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Published on April 22, 2008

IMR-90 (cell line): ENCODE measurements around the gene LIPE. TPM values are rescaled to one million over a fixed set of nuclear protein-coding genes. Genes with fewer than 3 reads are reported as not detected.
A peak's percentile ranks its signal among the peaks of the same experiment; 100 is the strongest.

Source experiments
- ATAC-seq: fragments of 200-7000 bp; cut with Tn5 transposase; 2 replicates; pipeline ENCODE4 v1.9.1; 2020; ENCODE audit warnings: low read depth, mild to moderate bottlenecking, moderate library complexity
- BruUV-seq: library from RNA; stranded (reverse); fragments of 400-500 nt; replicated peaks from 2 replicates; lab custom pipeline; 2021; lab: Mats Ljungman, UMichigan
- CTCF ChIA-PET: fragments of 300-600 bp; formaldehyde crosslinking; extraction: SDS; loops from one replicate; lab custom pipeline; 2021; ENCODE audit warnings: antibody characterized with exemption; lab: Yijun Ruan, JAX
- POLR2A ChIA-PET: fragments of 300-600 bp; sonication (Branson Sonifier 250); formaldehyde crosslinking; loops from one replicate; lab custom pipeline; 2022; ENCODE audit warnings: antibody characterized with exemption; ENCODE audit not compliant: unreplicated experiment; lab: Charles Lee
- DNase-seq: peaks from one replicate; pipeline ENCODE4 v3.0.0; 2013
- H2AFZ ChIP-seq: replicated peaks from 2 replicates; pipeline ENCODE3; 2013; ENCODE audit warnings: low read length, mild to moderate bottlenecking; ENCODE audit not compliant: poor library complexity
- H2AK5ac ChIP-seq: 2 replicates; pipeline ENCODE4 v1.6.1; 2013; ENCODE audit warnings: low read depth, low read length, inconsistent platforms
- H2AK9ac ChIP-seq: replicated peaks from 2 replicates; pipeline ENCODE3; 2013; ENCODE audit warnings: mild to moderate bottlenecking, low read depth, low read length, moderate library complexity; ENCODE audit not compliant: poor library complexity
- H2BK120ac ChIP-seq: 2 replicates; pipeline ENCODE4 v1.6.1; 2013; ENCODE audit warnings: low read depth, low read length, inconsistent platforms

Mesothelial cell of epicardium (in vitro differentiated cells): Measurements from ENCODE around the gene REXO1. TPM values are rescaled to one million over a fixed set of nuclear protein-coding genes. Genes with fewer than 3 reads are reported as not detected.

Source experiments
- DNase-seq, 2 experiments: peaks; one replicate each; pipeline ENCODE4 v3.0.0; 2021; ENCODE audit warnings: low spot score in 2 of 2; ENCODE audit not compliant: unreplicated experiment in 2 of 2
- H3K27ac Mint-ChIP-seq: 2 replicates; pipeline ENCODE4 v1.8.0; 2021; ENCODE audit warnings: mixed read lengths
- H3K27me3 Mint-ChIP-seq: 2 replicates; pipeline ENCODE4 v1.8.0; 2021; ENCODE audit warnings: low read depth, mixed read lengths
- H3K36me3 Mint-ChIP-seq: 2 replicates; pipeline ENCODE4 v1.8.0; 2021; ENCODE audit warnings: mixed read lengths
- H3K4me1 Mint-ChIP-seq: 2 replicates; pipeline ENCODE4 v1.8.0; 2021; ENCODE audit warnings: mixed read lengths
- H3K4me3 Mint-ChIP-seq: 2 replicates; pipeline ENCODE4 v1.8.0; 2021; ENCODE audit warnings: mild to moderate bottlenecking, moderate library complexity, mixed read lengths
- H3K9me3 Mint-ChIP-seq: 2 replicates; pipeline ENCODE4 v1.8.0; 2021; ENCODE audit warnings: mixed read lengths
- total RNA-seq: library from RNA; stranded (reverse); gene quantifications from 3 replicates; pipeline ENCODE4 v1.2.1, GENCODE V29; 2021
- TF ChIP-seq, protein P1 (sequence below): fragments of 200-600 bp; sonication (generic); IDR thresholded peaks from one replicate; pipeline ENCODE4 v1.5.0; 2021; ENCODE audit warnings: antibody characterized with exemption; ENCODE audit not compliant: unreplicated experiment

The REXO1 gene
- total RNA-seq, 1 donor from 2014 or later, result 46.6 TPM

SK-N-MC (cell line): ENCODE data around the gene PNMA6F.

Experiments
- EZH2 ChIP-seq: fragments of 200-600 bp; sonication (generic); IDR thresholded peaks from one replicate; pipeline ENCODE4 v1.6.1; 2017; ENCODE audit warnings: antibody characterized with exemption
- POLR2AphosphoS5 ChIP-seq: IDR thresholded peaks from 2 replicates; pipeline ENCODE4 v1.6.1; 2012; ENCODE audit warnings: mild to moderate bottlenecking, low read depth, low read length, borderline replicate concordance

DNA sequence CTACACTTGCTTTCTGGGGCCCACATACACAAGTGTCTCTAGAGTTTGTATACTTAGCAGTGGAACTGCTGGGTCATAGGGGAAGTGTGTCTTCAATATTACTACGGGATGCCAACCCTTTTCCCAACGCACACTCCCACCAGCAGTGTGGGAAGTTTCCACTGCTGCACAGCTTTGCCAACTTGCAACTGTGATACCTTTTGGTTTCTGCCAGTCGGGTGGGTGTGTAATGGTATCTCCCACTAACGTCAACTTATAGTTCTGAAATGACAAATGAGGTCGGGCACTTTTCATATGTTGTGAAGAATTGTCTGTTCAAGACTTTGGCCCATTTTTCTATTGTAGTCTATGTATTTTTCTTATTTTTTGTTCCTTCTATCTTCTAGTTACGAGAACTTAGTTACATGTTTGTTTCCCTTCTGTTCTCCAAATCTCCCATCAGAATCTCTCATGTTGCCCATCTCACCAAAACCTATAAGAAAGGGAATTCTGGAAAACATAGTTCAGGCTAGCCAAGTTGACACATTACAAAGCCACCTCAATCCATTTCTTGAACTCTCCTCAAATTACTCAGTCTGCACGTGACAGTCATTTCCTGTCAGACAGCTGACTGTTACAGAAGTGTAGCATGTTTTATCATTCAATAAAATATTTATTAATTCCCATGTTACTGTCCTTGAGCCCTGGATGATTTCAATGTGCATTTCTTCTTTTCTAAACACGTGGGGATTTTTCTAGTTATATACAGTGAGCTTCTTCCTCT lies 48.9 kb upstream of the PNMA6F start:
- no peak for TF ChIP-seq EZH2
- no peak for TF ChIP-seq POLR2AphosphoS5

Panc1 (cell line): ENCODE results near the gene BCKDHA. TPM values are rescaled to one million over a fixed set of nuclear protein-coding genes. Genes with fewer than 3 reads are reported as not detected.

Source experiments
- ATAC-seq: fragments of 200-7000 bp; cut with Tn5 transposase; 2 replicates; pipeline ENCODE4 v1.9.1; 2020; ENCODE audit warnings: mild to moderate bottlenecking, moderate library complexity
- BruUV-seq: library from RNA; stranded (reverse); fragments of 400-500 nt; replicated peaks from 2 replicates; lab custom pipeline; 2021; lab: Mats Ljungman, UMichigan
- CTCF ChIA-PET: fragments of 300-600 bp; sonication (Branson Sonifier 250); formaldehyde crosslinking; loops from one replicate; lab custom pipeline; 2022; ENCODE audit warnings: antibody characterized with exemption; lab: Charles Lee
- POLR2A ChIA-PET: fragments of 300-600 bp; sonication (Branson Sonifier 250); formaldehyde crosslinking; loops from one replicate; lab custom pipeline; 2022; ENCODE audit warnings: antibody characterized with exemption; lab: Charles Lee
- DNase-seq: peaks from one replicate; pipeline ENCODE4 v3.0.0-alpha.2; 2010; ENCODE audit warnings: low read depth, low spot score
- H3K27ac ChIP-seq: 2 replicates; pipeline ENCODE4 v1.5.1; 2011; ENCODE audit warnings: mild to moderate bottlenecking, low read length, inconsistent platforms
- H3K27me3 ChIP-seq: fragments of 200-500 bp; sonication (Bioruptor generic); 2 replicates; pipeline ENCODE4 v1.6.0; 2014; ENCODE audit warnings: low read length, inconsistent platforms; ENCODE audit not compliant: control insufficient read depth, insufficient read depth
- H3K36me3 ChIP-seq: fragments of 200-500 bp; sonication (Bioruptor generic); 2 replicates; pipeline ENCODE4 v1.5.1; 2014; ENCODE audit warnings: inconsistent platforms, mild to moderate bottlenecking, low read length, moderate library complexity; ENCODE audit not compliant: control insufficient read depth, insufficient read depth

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WIPO NATIONAL SEMINAR ON INTELLECTUAL PROPERTY RIGHTS Muscat, February 15 and 16, 2005:  WIPO NATIONAL SEMINAR ON INTELLECTUAL PROPERTY RIGHTS Muscat, February 15 and 16, 2005 An introduction to industrial property law and its international framework WIPO Secretariat An Introduction to Industrial Property:  An Introduction to Industrial Property 1. An introduction to industrial property law - concept and components - IP in the global economy - the WTO response: the relative value of IP - the WIPO response: the absolute value of IP 2. International legal framework - main “substantive” treaties in the field of industrial property - the Paris Convention - the TRIPS Agreement An Introduction to Industrial Property:  An Introduction to Industrial Property 1. An introduction to industrial property law An Introduction to Industrial Property:  An Introduction to Industrial Property The concept and the components of industrial property law An Introduction to Industrial Property:  An Introduction to Industrial Property Intellectual property is a set of principles and rules that regulate the acquisition, the use, the enforcement and the loss of rights and interests in intangible, differentiating assets that are susceptible of being used in commerce. An Introduction to Industrial Property:  An Introduction to Industrial Property Intellectual property does not cover all intangible assets, but only those that serve as elements of differentiation among competitors. (For example, the rights of credit and other personal obligations are intangible assets, and yet they are not intellectual property.) It is because it covers those differentiating elements only that aspects like novelty, originality, creativity, and distinctiveness are so crucial for intellectual property. IP, in short, is about preserving uniqueness. An Introduction to Industrial Property:  An Introduction to Industrial Property On the other hand, intellectual property does not protect only the results of creativity and ingenuity. Indications of source, the merchants’ reputation and trademarks are elements of intellectual property that are not the product of creativity — they are, nonetheless, important as differentiation elements. An Introduction to Industrial Property:  An Introduction to Industrial Property Intellectual property comprises two areas: a) copyright and related rights b) industrial property Copyright and related rights are the right to prevent others from copying (or from several modalities of copying, such as reproducing, fixing, translating, adapting or communicating) the protected work Industrial property is the right to prevent others from using the protected assets. An Introduction to Industrial Property:  An Introduction to Industrial Property (N.B. A cooking book provides for a good illustration of the difference. As the book is protected by copyright, the recipes it contains may not be reproduced. But the technical instructions they contain may be used for preparing the various dishes described. In contrast, if a patent is obtained for a new and inventive recipe, no one can use its technical instructions for cooking. But the patent itself, that is, the text describing the recipe’s technical specifications may be copied freely (actually, millions of valid and enforceable patents are available for downloading from the internet). An Introduction to Industrial Property:  An Introduction to Industrial Property To some extent, the distinction between copyright and industrial property corresponds to the dichotomy idea v. expression. Generally, ideas are covered by industrial property rights. Expressions, in contrast, are the subject matter of copyright. An Introduction to Industrial Property:  An Introduction to Industrial Property Industrial property comprises three sub-areas: a) proprietary technical creations (inventions, utility models, plant varieties, layout-designs (topographies) of integrated circuits, industrial designs); b) distinctive signs (trade and service marks, including collective marks; trade names; slogans; indications of source and geographical indications or appellations of origin); and c) non-proprietary competitive advantages (merchants’ reputation; good-will in general, comprising the trade dress; and undisclosed information, comprising trade secrets and test data). An Introduction to Industrial Property:  An Introduction to Industrial Property (N.B. These three areas are partly overlapping. For example, industrial designs are technical creations, nevertheless they may serve as distinctive signs. Trade dress is a non-proprietary competitive advantage, but it constitutes a distinctive sign too. Likewise, there are some gray areas between copyright and industrial property. Industrial designs, for example, may be protected under copyright or under industrial property (TRIPS, Article 25.2). The same goes for some computer programs (TRIPS, Articles 10.1 and 27). Rights in plant varieties cover the reproduction of the protected subject matter because, as living beings, they may be used to reproduce themselves — plant varieties, however, are a part of industrial property and are assimilated to patent rights.) An Introduction to Industrial Property:  An Introduction to Industrial Property The social (economic, legal) function of intellectual property: like all other types of private property rights, it protects society against free riding in all its forms (parasitism, counterfeiting, unfair competition) in order to ensure a more efficient use of scarce resources and to avoid redundancy. (N.B. Depending on their particular nature, ip rights perform those functions in a special manner: patents, for example, help society to meter inventions; distinctive signs help society to reduce the costs of choosing products and services.) An Introduction to Industrial Property:  An Introduction to Industrial Property The social (economic, legal) function of intellectual property: (N.B. like all other private property rights, intellectual property only performs fully its social function in a free-market economic environment: a) the market must be reasonably free from government interference (if the market is shaped by the government, why should private entrepreneurs take the risks of seeking to extract rents from consumers?) b) there must be a competitive environment (if there is no competition, there is nothing to differentiate; the reversal is also true: if there are no protected differentials, firms have no incentive to compete). An Introduction to Industrial Property:  An Introduction to Industrial Property IP in the global economy An Introduction to Industrial Property IP in the global economy:  An Introduction to Industrial Property IP in the global economy Why is IP being “globalized” and harmonized? a) the increase in international trade and the need for reducing distortions and the barriers resulting from the lack of or insufficient protection of ip (non-tariff barriers) - IP as an element of market access b) transplantation of manufacturing units from developed countries to DCs implies the transplantation of the legal institutions (including rules on IP) from those same countries - IP as an element of access to foreign direct investment An Introduction to Industrial Property IP in the global economy:  An Introduction to Industrial Property IP in the global economy The current international debate on IP can be summarized by means of the following two questions: a) why should the (poor) peoples of DCs share the costs of R&D of goods and services (including R&D of pharmaceutical products) that is carried out in developed countries; those costs, shouldn’t they be born exclusively by the citizens of those developed countries? b) why should the functionality of IP be examined in an (harmonized) international perspective and not in a national one, that could take into account considerations of national industrial policy (that is, the asymmetries)? An Introduction to Industrial Property IP in the global economy:  An Introduction to Industrial Property IP in the global economy Responses: a) the WTO response: the relative value of IP; IP is good as far as it promotes free trade and eliminates distortions and barriers b) the WIPO response: the absolute value of IP; IP is a positive element of good governance and, as such, it promotes economic development An Introduction to Industrial Property:  An Introduction to Industrial Property The WTO response: the relative value of IP An Introduction to Industrial Property The relative value of IP:  An Introduction to Industrial Property The relative value of IP 1. One inventor resides in country A, a free-market oriented economy. He spends a large amount of money to develop a new product. He needs to recoup the investment from consumers — he will thus internalize the sunken costs of R&D into prices. If the invention is commercially successful, it is probable that in another country (country B) where it is not protected by a patent, a local manufacturer will reverse-engineer the process and will “copy” the product. Because the copier will not have R&D costs to recover, the copied product, if all other factors are equal, will be cheaper in B. An Introduction to Industrial Property The relative value of IP:  An Introduction to Industrial Property The relative value of IP 2. Later, the inventor decides to export the product to country B, where he will face the competition of the local copier and his lower prices. Therefore, he will not be able to export his invention to country B. The lack of patent protection in country B operates as a non-tariff barrier to trade originated in country A. An Introduction to Industrial Property The relative value of IP:  An Introduction to Industrial Property The relative value of IP 3. In an international trade rationale, the government of country A may decide that, if country B does not eliminate that non-tariff barrier (i.e. if it does not adopt patent protection), country A will not eliminate barriers (such as tariffs, or subsidies) against trade from country B in other sectors, such as agriculture and textiles. An Introduction to Industrial Property The relative value of IP:  An Introduction to Industrial Property The relative value of IP 4. Country B, therefore, eliminates non-tariff barriers (i.e. it adopts patent protection) as a condition for having access to the market of country A. 5. IP acquires a relative value: it is of relevance if it helps in promoting access to other markets; but where it does not, IP can follow lower standards (authors’ moral rights, geographical indications) or even be eliminated (if so approved in the context of the WTO Dispute Settlement Mechanism) An Introduction to Industrial Property:  An Introduction to Industrial Property The WIPO response: the absolute value of IP An Introduction to Industrial Property The absolute value of IP:  An Introduction to Industrial Property The absolute value of IP Once upon a time, in a small island, suffering from drought, where fresh water could not be found... …the government passed a statute eliminating private property rights in fresh water. An Introduction to Industrial Property The absolute value of IP:  An Introduction to Industrial Property The absolute value of IP Seeing his fellow citizens suffering from thirst, one citizen decided to import drinkable water. But when the first load of bottled drinkable water arrives at the harbor... An Introduction to Industrial Property The absolute value of IP:  An Introduction to Industrial Property The absolute value of IP …a crowd rushes to the harbor. Thirsty citizens fetch all bottles of water. Law enforcement agencies can do nothing to prevent that, because the importer has no rights in the load. Unable to recoup his investment, the importer goes broke. Most probably no one else will take the risk of importing drinkable water again. An Introduction to Industrial Property The absolute value of IP:  An Introduction to Industrial Property The absolute value of IP or or and Stubborn, that same citizen tries again, but this time he hires a private army to protect the water load... …and spends a lot of money, which he internalizes into prices: water becomes very expensive, only the wealthy can afford it. On behalf of the community, the government decides to import drinkable water and, thus... …it establishes a state-owned company or agency (which will cost a lot of money that will be collected from tax-payers, even those who do not drink water, but fruit juice)... …establishes public property rights in order to avoid waste of public resources. The government re-establishes private property rights. The importer’s investment and risk are compensated by consumers; his rights are enforceable under the law; because water is an essential good, the government may monitor its price, quality and conditions of sale to the public. An Introduction to Industrial Property The absolute value of IP:  An Introduction to Industrial Property The absolute value of IP The success of the first importer... …will naturally encourage others to seek to get a piece of the pie. The success of importers will naturally encourage local entrepreneurs to prospect drinkable water in the underground. but …from conspiring with his competitors (oligopoly) to fix prices. Measures must be taken... …to prevent the first importer from barring the entry of competitors (monopoly) and/or... An Introduction to Industrial Property:  An Introduction to Industrial Property (N.B. The difference between the bottles of the drinkable water and technology, given its intangible nature, is that the latter may be used many times and it is never consumed. But the difference as regards the effectiveness of private property rights stops there. The “looting” of technology discourages private investment in R&D — as it discourages further imports of fresh water —, which brings us to the three subsequently alternative scenarios: technology is either protected by secrecy (where secrecy is not possible, technology is not created); or it is created by the government; or it is protected by private property rights.) An Introduction to Industrial Property:  An Introduction to Industrial Property 2. International legal framework An Introduction to Industrial Property:  An Introduction to Industrial Property a. Substantive standards (concerning the acquisition, use and loss of rights) b. Adjective standards (concerning the enforcement of rights) c. International registration and other procedural matters (enhancing access to internationally substantive protection) An Introduction to Industrial Property:  An Introduction to Industrial Property a. Substantive standards (concerning the acquisition, use and loss of rights) (i) Paris Convention for the Protection of Industrial Property (1883) (the original purpose of the Paris Convention was simply articulating national regimes of protection regardless of their level of protection; later some minimum standards on patents and trademarks were incorporated as well minimum obligations on trade names, industrial designs, geographical indications and unfair competition) (ii) Madrid Agreement for the Repression of False or Deceptive Indications of Source on Goods (1891) (later partly incorporated into the Paris Convention) (iii) Lisbon Agreement for the Protection and Registration of Appellations of Origin and their International Registration (1958) (including standards and procedural aspects) An Introduction to Industrial Property:  An Introduction to Industrial Property a. Substantive standards (cont.) (iv) Nairobi Treaty on the Protection of the Olympic Symbol (1981) (v) Washington Treaty on Intellectual Property in Respect of Integrated Circuits (1989) (never entered into force but was later partly incorporated into the TRIPS Agreement; N.B. The Treaty does not deal with integrated circuits as such, but with their layout-designs (known as “topographies”) (vi) Agreement on Trade-Related Aspects of Intellectual Property Rights (TRIPS Agreement) (1994) An Introduction to Industrial Property:  An Introduction to Industrial Property b. Adjective standards (concerning the enforcement of rights) (i) Paris Convention for the Protection of Industrial Property (1883) (ii) Madrid Agreement for the Repression of False or Deceptive Indications of Source on Goods (1891) (iii) Agreement on Trade-Related Aspects of Intellectual Property Rights (TRIPS Agreement) (1994) An Introduction to Industrial Property:  An Introduction to Industrial Property c. International registration and other procedural matters (enhancing access to national and/or international substantive protection) (i) Madrid Agreement Concerning the International registration of Trademarks (1891) and Protocol Relating to the Madrid Agreement (1989) (ii) Hague Agreement Concerning the International Deposit of Industrial Designs (1925) and Geneva Act (1999) (iii) Trademark Law Treaty (1954) (iv) Lisbon Agreement for the Protection and Registration of Appellations of Origin and their International Registration (1958) An Introduction to Industrial Property:  An Introduction to Industrial Property c. International registration and other procedural matters (cont.) (v) Patent Cooperation Treaty (PCT) (1970) (vi) Budapest Treaty on the International Recognition of the Deposit of Microorganisms for the Purposes of Patent Procedure (1977) (vii) Patent Law Treaty (2000) (viii) Classification Treaties: Locarno Agreement Establishing an International Classification for Industrial Designs (1968); Nice Agreement Concerning the International Classification of Goods and Services for the Purposes of the Registration on Trademarks (1957); Strasbourg Agreement Concerning the International Patent Classification (1971); Vienna Agreement Establishing and International Classification of the Figurative Elements of Marks (1973) An Introduction to Industrial Property:  An Introduction to Industrial Property Main “substantive” treaties in the field of industrial property An Introduction to Industrial Property:  An Introduction to Industrial Property THE PARIS CONVENTION 1. Objectives a) To articulate national systems with different standards of protection in the fields of patents and utility models b) To establish the obligation to protect other sorts of industrial property assets but without establishing minimum standards (e.g., trademarks “as is”, industrial designs, trade names, repression of unfair competition) An Introduction to Industrial Property:  An Introduction to Industrial Property THE PARIS CONVENTION (cont.) 2. Principles a) National treatment b) Independence (as regards patents and trademarks) c) Priority (as regards patents, utility models, industrial designs, trademarks, inventors’ certificates) d) Temporary protection (as regards patents, utility models, industrial designs, trademarks) 3. Standards (i) Patents – restrictions of sale; compulsory licenses; exceptions to rights; importation (ii) Industrial designs – obligation to protect An Introduction to Industrial Property:  An Introduction to Industrial Property THE PARIS CONVENTION (cont.) 3. Standards (cont.) (iii) Marks – conditions of registration; well-known marks; state emblems; assignment; registration and protection “telle quelle”; protection of service marks; abuse by representatives; nature of goods; collective marks (iv) Trade names – obligation to protect without filing or registration (iv) Unfair competition – obligation to protect against An Introduction to Industrial Property:  An Introduction to Industrial Property THE TRIPS AGREEMENT 1. Objectives a) To reduce distortions and impediments to trade b) To protect private property rights 2. Principles a) National treatment (of persons) b) Most-favoured-nation treatment c) Other GATT principles: national treatment of goods, transparency, elimination of quantitative restrictions An Introduction to Industrial Property:  An Introduction to Industrial Property The TRIPS Agreement (cont.) 3. General provisions: (i) On implementation; (ii) On the incorporation of the Paris Convention: a solution for eventual conflicts (Art. 2.1) (iii) Exhaustion (iv) Objectives of intellectual property protection and enforcement (v) Measures taken to protect matters of public interest and competition An Introduction to Industrial Property:  An Introduction to Industrial Property The TRIPS Agreement (cont.) 4. Substantive standards (some examples): (i) Trademarks a) well-known trademarks; b) other requirements (ii) Geographical indications a) two levels of protection: “normal” protection and “additional” protection for g.i.’s for wines and spirits b) (built-in agenda) multilateral system of notification and registration and extended protection c) exceptions d) exception to the principle of independence of rights An Introduction to Industrial Property:  An Introduction to Industrial Property The TRIPS Agreement (cont.) 4. Substantive standards (some examples) (cont.): (iii) Industrial designs a) criteria for protection b) special protection for textiles; term of protection (iv) Patents a) prohibition against discrimination b) limitations on exclusions from patentability on morality and ordre public grounds - the two-step necessity test c) mandatory protection and exclusions; built-in agenda under Article 27.3(b) An Introduction to Industrial Property:  An Introduction to Industrial Property The TRIPS Agreement (cont.) 4. Substantive standards (some examples) (iv) Patents (cont.): d) exceptions to rights conferred e) compulsory licenses f) term of protection g) reversal of the burden of proof (v) Layout-designs (topographies) of integrated circuits a) departure from the IPIC Treaty: innocent infringement (Art. 37) and compulsory licenses (vi) Undisclosed information a) scope of protection – trade secrets b) protection of test data: a sui generis regime An Introduction to Industrial Property:  An Introduction to Industrial Property The TRIPS Agreement (cont.) 4. Substantive standards (some examples) (cont.): (iii) Industrial designs a) criteria for protection b) special protection for textiles; term of protection (iv) Patents a) prohibition against discrimination b) limitations on exclusions from patentability on morality and ordre public grounds - the two-step necessity test c) mandatory protection and exclusions; built-in agenda under Article 27.3(b) Thank you. Nuno Pires de Carvalho If you have any questions do not hesitate to contact me at nuno.carvalho@wipo.int :  Thank you. Nuno Pires de Carvalho If you have any questions do not hesitate to contact me at nuno.carvalho@wipo.int